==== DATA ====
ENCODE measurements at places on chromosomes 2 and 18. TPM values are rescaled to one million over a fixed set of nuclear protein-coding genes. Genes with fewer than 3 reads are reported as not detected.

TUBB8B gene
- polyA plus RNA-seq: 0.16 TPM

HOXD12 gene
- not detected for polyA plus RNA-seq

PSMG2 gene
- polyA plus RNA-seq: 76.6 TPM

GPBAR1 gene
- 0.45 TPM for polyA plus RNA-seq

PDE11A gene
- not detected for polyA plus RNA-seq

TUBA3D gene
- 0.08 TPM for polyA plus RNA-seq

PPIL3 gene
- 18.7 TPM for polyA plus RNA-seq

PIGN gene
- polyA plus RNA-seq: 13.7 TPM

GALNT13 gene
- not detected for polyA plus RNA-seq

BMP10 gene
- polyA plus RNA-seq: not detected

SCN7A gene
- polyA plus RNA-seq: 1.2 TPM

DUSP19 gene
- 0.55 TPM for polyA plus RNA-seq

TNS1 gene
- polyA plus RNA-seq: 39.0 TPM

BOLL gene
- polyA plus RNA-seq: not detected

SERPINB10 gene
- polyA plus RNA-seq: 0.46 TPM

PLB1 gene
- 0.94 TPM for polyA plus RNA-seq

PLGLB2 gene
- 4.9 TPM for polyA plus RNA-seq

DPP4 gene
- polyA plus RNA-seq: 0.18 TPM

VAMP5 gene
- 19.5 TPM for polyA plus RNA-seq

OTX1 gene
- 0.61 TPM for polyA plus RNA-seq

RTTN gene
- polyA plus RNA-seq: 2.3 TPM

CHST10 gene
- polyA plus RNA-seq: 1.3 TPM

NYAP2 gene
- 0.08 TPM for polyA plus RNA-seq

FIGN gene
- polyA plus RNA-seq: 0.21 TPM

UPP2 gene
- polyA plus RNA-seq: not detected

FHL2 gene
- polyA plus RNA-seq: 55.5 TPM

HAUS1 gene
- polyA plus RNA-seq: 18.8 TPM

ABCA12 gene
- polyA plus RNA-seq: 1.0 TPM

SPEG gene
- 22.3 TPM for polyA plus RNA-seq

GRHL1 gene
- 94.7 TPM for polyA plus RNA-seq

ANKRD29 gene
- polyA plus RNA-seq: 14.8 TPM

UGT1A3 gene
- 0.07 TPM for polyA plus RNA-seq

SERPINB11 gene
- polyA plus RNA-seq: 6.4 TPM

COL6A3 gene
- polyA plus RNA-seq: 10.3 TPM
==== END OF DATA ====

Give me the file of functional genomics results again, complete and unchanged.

ENCODE measurements at places on chromosomes 2 and 18. TPM values are rescaled to one million over a fixed set of nuclear protein-coding genes. Genes with fewer than 3 reads are reported as not detected.

TUBB8B gene
- polyA plus RNA-seq: 0.16 TPM

HOXD12 gene
- not detected for polyA plus RNA-seq

PSMG2 gene
- polyA plus RNA-seq: 76.6 TPM

GPBAR1 gene
- 0.45 TPM for polyA plus RNA-seq

PDE11A gene
- not detected for polyA plus RNA-seq

TUBA3D gene
- 0.08 TPM for polyA plus RNA-seq

PPIL3 gene
- 18.7 TPM for polyA plus RNA-seq

PIGN gene
- polyA plus RNA-seq: 13.7 TPM

GALNT13 gene
- not detected for polyA plus RNA-seq

BMP10 gene
- polyA plus RNA-seq: not detected

SCN7A gene
- polyA plus RNA-seq: 1.2 TPM

DUSP19 gene
- 0.55 TPM for polyA plus RNA-seq

TNS1 gene
- polyA plus RNA-seq: 39.0 TPM

BOLL gene
- polyA plus RNA-seq: not detected

SERPINB10 gene
- polyA plus RNA-seq: 0.46 TPM

PLB1 gene
- 0.94 TPM for polyA plus RNA-seq

PLGLB2 gene
- 4.9 TPM for polyA plus RNA-seq

DPP4 gene
- polyA plus RNA-seq: 0.18 TPM

VAMP5 gene
- 19.5 TPM for polyA plus RNA-seq

OTX1 gene
- 0.61 TPM for polyA plus RNA-seq

RTTN gene
- polyA plus RNA-seq: 2.3 TPM

CHST10 gene
- polyA plus RNA-seq: 1.3 TPM

NYAP2 gene
- 0.08 TPM for polyA plus RNA-seq

FIGN gene
- polyA plus RNA-seq: 0.21 TPM

UPP2 gene
- polyA plus RNA-seq: not detected

FHL2 gene
- polyA plus RNA-seq: 55.5 TPM

HAUS1 gene
- polyA plus RNA-seq: 18.8 TPM

ABCA12 gene
- polyA plus RNA-seq: 1.0 TPM

SPEG gene
- 22.3 TPM for polyA plus RNA-seq

GRHL1 gene
- 94.7 TPM for polyA plus RNA-seq

ANKRD29 gene
- polyA plus RNA-seq: 14.8 TPM

UGT1A3 gene
- 0.07 TPM for polyA plus RNA-seq

SERPINB11 gene
- polyA plus RNA-seq: 6.4 TPM

COL6A3 gene
- polyA plus RNA-seq: 10.3 TPM